Monday, November 8, 2010

Response to Reading Fifteen

In reading about nineteenth-century rhetoric in The Rhetorical Tradition, I am reminded of a Romantic author I studied in one of my previous English classes.

The Romantic Era began quickly after the Enlightenment, as focus on science and logic gave way to ideas of art and idealism. Nineteenth-century rhetoric, as described in The Rhetorical Tradition, is largely reflective of Romantic ideas I believe.

"[D]uring the eighteenth-century, poets and critics were developing a new model of literature that focused not on its ends but on its creation. The artist's mind, in this new view, is more relevant to an understanding of art than the mind of the audience is. The recurrent ideas of the Romantic revolution reflect this turn toward the creator of art" (Bizzell and Herzberg 995).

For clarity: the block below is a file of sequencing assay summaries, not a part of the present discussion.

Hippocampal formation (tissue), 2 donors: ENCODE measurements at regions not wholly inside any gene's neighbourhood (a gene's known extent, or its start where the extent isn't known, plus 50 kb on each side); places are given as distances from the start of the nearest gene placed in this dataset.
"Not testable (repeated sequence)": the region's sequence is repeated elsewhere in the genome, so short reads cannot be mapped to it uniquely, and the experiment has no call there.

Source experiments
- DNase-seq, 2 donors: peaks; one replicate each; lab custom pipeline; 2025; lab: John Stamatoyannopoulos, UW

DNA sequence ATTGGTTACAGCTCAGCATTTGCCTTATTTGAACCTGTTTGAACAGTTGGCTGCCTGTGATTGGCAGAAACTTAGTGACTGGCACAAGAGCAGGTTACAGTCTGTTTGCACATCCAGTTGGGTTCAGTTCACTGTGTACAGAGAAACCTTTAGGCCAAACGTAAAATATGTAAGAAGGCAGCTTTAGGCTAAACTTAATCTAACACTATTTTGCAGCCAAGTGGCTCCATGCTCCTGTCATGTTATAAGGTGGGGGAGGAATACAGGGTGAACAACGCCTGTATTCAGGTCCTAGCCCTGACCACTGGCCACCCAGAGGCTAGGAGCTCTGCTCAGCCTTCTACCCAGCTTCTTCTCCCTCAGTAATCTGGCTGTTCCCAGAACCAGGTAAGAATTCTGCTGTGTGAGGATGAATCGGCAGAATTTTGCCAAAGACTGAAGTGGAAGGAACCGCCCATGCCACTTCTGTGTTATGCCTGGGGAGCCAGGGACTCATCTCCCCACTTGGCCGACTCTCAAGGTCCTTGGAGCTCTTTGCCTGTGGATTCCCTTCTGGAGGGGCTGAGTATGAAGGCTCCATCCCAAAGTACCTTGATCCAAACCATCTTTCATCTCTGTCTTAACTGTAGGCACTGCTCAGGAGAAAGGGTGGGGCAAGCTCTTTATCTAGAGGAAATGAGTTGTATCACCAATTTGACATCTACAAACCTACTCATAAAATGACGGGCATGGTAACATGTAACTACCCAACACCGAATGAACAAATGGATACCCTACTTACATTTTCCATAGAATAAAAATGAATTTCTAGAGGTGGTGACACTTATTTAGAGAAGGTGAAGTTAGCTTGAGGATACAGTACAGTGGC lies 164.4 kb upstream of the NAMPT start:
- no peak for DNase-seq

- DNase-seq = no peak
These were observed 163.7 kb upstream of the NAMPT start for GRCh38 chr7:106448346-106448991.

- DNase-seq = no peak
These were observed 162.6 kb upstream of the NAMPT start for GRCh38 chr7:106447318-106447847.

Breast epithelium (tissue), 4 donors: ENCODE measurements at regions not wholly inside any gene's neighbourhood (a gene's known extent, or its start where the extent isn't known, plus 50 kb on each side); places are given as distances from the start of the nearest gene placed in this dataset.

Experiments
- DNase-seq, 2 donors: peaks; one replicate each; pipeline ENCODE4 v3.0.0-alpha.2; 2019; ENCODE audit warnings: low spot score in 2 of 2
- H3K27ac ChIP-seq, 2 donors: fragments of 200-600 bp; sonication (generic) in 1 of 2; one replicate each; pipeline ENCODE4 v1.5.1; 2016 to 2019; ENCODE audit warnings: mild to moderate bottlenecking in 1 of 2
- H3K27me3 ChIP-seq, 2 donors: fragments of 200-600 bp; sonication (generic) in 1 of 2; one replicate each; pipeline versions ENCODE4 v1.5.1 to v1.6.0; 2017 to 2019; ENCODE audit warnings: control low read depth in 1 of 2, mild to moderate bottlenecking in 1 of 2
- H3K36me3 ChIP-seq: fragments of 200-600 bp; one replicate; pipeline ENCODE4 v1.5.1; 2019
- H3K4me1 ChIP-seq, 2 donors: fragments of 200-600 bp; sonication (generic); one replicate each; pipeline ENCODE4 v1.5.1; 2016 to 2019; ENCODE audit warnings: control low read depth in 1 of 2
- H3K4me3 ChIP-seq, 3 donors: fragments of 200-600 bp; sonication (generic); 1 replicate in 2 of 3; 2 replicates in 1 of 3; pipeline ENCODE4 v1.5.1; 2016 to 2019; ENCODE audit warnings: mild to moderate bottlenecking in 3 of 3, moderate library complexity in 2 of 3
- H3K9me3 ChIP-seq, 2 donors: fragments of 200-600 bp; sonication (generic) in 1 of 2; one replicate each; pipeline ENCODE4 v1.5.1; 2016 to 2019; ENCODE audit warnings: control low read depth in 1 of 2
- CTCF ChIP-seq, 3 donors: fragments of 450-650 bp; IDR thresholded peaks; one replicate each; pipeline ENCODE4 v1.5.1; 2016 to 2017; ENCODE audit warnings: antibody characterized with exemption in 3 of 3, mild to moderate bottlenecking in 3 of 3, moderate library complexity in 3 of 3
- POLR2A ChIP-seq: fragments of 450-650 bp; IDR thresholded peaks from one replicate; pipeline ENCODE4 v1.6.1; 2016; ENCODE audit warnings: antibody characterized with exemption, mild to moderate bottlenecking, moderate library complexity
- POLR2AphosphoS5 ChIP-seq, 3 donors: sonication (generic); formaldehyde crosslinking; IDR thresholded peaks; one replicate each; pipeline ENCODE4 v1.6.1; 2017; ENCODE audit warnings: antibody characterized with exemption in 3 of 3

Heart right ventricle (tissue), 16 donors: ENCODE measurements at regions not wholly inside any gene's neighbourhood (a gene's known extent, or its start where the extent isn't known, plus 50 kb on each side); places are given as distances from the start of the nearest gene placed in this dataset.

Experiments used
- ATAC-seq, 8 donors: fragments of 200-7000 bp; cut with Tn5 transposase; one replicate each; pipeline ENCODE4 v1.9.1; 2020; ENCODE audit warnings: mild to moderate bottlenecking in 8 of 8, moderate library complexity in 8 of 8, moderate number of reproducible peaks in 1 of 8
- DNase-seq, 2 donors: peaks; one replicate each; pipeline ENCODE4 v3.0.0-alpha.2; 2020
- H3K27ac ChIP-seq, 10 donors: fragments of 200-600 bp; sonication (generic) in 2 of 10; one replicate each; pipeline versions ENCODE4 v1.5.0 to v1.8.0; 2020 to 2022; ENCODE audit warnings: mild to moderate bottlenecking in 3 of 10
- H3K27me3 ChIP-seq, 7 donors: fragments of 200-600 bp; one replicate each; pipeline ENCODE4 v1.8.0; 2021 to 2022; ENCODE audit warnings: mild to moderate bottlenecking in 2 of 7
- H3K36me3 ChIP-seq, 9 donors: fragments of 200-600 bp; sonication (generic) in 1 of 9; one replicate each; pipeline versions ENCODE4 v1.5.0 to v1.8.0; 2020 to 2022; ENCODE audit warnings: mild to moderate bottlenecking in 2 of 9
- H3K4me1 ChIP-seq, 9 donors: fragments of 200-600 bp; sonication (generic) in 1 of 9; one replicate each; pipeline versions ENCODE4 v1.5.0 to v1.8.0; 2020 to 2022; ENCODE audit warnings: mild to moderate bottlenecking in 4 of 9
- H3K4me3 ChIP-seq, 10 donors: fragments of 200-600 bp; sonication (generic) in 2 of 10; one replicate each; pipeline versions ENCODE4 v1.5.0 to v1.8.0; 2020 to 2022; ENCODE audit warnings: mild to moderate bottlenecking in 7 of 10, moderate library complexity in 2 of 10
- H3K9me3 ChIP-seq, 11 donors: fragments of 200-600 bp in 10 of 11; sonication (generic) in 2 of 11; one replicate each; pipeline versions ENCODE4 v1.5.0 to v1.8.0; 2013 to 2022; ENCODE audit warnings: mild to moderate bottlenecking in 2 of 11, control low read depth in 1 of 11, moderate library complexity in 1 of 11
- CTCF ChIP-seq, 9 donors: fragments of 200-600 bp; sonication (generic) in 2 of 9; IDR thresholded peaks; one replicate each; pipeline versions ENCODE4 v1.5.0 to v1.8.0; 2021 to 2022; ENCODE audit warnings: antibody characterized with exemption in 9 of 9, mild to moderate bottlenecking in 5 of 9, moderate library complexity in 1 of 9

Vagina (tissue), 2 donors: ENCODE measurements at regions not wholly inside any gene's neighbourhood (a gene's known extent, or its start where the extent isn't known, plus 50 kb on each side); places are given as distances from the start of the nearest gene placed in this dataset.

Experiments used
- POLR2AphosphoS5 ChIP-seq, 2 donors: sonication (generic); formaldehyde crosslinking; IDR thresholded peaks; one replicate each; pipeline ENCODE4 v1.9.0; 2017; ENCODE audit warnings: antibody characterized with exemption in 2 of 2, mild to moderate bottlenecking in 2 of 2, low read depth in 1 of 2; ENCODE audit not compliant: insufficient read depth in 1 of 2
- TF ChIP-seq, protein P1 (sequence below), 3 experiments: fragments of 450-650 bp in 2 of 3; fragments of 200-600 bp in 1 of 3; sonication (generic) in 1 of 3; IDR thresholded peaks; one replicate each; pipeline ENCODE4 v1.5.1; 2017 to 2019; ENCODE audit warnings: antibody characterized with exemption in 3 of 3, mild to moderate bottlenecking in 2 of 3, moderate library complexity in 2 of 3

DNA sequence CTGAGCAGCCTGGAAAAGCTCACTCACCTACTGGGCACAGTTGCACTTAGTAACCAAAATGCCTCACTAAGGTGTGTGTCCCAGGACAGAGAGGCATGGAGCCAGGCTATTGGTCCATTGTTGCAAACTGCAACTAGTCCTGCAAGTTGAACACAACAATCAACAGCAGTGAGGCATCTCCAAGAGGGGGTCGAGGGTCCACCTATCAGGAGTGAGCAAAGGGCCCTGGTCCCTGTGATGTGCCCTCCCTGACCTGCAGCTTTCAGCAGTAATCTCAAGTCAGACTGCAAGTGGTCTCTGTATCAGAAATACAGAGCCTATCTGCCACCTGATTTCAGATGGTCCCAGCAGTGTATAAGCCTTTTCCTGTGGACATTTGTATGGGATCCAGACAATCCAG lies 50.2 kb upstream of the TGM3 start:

William Blake, the author in which I was reminded of, was an 18th century Romantic whose visionary world came to life in the words and illustrations of his poetry. A spiritual man, Blake created paintings from his vivid imagination, just as written expressions seemed to similarly come to him. Abstraction is common to Blake poetry; it can be difficult to see the connection between the poem and illustration depicted alongside. It takes a thorough dissection of both language and art to understand the poem’s meaning in its entirety. Furthermore, like many Romantic poets, it is his vivid imagination and madness that make Blake’s poetry so captivating. In "Songs of Innocence and of Experience," Blake epitomizes Romantic thought by describing many of the ideals so closely related to Romanticism: devastation, romance, nature, and subjectivity. Blake's content ambiguity is quite reflective of the idea that the creator of art is far more intuitive on its meaning than an answer. Romantic authors need only answer to themselves, it seems.

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